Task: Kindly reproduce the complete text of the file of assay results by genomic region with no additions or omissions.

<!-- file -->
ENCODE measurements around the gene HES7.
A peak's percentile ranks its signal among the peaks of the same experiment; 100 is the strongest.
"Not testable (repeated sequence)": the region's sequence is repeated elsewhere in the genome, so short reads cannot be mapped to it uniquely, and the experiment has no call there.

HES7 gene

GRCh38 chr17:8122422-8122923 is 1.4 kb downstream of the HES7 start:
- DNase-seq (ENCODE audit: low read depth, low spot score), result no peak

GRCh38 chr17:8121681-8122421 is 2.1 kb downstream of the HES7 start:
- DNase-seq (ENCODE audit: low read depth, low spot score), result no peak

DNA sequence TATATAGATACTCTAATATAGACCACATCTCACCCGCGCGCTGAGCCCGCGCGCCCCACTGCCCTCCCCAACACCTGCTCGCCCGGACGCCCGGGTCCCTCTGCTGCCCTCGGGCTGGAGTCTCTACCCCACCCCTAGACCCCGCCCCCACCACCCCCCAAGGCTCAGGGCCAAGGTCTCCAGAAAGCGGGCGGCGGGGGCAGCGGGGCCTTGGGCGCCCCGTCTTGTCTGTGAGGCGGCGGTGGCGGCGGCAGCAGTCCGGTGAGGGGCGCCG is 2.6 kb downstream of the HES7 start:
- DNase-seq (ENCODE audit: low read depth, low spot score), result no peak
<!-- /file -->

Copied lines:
ENCODE measurements around the gene HES7.
A peak's percentile ranks its signal among the peaks of the same experiment; 100 is the strongest.
"Not testable (repeated sequence)": the region's sequence is repeated elsewhere in the genome, so short reads cannot be mapped to it uniquely, and the experiment has no call there.

HES7 gene

GRCh38 chr17:8122422-8122923 is 1.4 kb downstream of the HES7 start:
- DNase-seq (ENCODE audit: low read depth, low spot score), result no peak

GRCh38 chr17:8121681-8122421 is 2.1 kb downstream of the HES7 start:
- DNase-seq (ENCODE audit: low read depth, low spot score), result no peak

DNA sequence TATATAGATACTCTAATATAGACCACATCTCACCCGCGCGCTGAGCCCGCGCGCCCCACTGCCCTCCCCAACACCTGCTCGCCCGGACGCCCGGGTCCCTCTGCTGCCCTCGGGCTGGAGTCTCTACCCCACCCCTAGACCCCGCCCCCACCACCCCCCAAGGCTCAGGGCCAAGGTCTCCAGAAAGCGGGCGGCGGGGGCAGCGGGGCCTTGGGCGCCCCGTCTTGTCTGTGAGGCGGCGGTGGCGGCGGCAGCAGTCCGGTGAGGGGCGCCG is 2.6 kb downstream of the HES7 start:
- DNase-seq (ENCODE audit: low read depth, low spot score), result no peak